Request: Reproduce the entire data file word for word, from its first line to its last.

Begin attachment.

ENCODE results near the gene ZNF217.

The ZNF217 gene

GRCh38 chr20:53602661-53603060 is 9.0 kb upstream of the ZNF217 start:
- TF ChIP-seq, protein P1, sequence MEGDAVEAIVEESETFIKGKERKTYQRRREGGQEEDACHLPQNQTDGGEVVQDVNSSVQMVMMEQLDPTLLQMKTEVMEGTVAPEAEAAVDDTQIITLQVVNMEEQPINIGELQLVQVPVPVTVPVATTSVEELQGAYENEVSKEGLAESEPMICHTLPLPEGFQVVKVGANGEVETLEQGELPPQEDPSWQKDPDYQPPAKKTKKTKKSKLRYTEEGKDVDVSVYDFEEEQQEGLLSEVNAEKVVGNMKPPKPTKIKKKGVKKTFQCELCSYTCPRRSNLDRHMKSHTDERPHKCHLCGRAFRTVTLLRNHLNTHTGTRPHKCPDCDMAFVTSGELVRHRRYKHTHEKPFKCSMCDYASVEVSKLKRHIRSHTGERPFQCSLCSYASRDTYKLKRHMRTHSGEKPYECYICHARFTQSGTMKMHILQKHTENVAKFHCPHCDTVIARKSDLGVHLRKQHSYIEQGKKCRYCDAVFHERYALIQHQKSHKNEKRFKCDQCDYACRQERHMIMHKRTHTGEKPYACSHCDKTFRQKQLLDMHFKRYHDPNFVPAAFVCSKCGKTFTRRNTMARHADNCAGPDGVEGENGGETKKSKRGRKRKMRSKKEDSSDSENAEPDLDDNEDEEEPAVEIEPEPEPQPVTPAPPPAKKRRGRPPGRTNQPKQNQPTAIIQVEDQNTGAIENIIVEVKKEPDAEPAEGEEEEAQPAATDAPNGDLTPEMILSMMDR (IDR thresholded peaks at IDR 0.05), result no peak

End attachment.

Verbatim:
ENCODE results near the gene ZNF217.

The ZNF217 gene

GRCh38 chr20:53602661-53603060 is 9.0 kb upstream of the ZNF217 start:
- TF ChIP-seq, protein P1, sequence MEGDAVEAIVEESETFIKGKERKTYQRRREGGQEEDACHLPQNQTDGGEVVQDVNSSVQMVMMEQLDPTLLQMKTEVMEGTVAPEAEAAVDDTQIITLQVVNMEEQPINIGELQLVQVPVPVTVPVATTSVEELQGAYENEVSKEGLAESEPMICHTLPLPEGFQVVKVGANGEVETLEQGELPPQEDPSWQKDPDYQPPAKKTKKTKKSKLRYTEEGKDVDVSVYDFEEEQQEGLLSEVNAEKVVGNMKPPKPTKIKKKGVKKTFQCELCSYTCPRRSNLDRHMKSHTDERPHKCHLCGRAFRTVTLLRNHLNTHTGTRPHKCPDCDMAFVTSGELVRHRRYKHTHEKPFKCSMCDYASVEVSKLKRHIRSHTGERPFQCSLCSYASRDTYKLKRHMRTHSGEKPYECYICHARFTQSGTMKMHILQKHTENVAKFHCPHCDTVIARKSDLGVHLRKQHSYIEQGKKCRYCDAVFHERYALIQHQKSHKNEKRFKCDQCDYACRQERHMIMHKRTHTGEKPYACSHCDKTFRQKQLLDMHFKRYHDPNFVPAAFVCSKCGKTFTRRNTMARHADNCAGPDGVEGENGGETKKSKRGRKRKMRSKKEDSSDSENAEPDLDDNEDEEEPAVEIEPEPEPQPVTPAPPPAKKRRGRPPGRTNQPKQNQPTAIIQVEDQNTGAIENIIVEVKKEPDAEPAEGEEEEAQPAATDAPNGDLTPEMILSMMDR (IDR thresholded peaks at IDR 0.05), result no peak